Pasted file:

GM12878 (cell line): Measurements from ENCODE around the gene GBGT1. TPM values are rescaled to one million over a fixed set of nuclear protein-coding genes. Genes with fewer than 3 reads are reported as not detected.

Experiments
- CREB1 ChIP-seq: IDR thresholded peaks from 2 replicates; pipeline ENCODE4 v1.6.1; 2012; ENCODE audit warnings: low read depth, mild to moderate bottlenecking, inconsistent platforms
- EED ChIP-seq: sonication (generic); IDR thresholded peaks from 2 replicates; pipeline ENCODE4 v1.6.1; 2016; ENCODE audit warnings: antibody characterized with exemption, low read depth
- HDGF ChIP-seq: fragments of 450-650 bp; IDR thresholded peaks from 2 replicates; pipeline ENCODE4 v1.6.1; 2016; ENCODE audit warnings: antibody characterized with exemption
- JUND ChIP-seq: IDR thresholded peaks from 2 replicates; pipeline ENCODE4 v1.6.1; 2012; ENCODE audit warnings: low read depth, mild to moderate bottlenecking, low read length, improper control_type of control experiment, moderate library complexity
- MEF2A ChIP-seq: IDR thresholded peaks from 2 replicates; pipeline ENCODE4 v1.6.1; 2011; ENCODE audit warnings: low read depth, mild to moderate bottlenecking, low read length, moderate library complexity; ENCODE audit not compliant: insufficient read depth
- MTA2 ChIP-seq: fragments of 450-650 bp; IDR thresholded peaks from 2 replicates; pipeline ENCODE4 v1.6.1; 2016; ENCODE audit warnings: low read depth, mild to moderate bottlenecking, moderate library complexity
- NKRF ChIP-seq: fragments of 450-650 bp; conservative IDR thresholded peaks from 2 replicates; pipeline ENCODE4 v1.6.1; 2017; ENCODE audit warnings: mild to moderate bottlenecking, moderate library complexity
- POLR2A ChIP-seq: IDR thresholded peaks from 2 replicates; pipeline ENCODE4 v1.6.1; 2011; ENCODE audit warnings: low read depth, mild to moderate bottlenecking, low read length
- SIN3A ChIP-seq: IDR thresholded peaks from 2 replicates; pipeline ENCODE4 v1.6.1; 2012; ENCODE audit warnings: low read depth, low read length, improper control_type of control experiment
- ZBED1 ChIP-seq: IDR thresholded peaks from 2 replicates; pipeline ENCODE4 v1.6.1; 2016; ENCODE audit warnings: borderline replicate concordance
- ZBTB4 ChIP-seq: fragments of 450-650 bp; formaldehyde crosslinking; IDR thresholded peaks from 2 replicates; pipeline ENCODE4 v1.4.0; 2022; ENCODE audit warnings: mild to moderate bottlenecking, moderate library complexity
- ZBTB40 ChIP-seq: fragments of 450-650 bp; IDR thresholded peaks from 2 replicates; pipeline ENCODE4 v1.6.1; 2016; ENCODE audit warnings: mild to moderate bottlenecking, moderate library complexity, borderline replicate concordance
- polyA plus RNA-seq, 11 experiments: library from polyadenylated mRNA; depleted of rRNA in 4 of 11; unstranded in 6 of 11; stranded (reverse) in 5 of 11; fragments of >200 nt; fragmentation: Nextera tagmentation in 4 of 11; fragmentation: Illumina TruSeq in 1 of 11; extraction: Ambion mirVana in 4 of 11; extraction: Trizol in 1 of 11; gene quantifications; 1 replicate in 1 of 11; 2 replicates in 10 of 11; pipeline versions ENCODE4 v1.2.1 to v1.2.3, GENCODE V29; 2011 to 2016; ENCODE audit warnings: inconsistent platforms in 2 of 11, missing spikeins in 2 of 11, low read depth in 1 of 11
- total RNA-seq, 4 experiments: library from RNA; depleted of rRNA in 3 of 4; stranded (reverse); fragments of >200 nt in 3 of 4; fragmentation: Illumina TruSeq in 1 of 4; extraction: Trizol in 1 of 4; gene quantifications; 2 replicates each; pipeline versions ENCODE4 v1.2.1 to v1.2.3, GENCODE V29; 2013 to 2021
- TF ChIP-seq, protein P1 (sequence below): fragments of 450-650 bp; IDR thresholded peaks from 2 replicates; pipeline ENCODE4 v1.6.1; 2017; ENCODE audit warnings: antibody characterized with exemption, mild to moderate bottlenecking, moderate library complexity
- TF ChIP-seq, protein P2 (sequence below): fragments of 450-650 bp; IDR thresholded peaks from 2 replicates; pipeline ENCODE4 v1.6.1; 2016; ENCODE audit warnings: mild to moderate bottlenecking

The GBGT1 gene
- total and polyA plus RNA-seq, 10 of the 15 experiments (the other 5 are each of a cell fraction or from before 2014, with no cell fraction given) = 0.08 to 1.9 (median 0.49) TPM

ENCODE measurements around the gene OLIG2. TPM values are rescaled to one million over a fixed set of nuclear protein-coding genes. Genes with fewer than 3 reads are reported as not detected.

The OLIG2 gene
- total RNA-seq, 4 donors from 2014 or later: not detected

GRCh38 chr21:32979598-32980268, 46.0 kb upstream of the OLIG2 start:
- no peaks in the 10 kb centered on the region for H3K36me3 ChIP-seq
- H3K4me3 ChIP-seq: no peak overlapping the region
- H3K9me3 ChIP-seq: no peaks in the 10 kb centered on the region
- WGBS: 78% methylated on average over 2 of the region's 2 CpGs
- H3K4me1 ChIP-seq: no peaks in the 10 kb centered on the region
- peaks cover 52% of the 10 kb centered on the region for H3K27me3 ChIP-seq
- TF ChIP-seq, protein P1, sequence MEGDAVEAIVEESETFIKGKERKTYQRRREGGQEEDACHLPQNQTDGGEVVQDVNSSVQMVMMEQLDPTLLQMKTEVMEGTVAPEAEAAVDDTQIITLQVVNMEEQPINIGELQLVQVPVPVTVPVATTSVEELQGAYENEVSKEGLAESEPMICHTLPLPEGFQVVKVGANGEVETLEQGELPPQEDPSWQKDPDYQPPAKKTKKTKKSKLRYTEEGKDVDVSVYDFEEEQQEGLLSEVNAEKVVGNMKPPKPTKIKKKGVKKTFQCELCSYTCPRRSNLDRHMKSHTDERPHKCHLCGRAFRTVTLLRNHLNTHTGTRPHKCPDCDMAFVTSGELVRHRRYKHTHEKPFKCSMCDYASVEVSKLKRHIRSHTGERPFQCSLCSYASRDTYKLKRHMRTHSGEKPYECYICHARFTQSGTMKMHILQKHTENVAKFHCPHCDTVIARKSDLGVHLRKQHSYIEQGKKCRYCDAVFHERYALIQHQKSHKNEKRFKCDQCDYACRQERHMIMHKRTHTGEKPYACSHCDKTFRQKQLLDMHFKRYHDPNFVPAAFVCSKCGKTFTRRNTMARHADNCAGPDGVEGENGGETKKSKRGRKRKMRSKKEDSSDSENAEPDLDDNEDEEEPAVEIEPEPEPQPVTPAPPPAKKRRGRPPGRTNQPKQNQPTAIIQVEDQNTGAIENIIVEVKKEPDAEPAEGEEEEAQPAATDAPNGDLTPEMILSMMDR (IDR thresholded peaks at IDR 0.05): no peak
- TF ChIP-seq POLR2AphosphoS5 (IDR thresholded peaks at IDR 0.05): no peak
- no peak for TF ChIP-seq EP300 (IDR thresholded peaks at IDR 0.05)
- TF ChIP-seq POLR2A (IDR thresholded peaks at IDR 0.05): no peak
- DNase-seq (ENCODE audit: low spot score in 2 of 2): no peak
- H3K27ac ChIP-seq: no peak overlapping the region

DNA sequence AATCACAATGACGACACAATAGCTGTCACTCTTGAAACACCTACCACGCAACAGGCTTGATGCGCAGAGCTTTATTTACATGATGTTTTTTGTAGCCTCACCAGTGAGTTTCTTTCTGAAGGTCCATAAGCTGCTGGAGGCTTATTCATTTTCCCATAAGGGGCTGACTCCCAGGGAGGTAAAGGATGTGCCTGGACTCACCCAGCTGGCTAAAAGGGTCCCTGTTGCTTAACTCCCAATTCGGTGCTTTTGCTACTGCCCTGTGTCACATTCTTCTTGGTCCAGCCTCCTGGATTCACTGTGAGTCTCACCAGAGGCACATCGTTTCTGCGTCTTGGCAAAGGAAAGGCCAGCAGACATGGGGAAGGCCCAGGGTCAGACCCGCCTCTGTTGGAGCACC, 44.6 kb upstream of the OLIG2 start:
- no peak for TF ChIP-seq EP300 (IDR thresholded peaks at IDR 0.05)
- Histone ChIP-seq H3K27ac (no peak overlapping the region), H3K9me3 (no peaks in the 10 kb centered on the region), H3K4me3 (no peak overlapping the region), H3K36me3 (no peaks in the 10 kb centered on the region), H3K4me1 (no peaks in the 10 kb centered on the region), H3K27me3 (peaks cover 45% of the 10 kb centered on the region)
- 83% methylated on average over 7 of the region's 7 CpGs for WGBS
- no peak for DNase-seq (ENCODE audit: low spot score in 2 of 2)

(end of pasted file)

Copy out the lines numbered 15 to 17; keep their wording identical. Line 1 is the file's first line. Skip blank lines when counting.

- polyA plus RNA-seq, 11 experiments: library from polyadenylated mRNA; depleted of rRNA in 4 of 11; unstranded in 6 of 11; stranded (reverse) in 5 of 11; fragments of >200 nt; fragmentation: Nextera tagmentation in 4 of 11; fragmentation: Illumina TruSeq in 1 of 11; extraction: Ambion mirVana in 4 of 11; extraction: Trizol in 1 of 11; gene quantifications; 1 replicate in 1 of 11; 2 replicates in 10 of 11; pipeline versions ENCODE4 v1.2.1 to v1.2.3, GENCODE V29; 2011 to 2016; ENCODE audit warnings: inconsistent platforms in 2 of 11, missing spikeins in 2 of 11, low read depth in 1 of 11
- total RNA-seq, 4 experiments: library from RNA; depleted of rRNA in 3 of 4; stranded (reverse); fragments of >200 nt in 3 of 4; fragmentation: Illumina TruSeq in 1 of 4; extraction: Trizol in 1 of 4; gene quantifications; 2 replicates each; pipeline versions ENCODE4 v1.2.1 to v1.2.3, GENCODE V29; 2013 to 2021
- TF ChIP-seq, protein P1 (sequence below): fragments of 450-650 bp; IDR thresholded peaks from 2 replicates; pipeline ENCODE4 v1.6.1; 2017; ENCODE audit warnings: antibody characterized with exemption, mild to moderate bottlenecking, moderate library complexity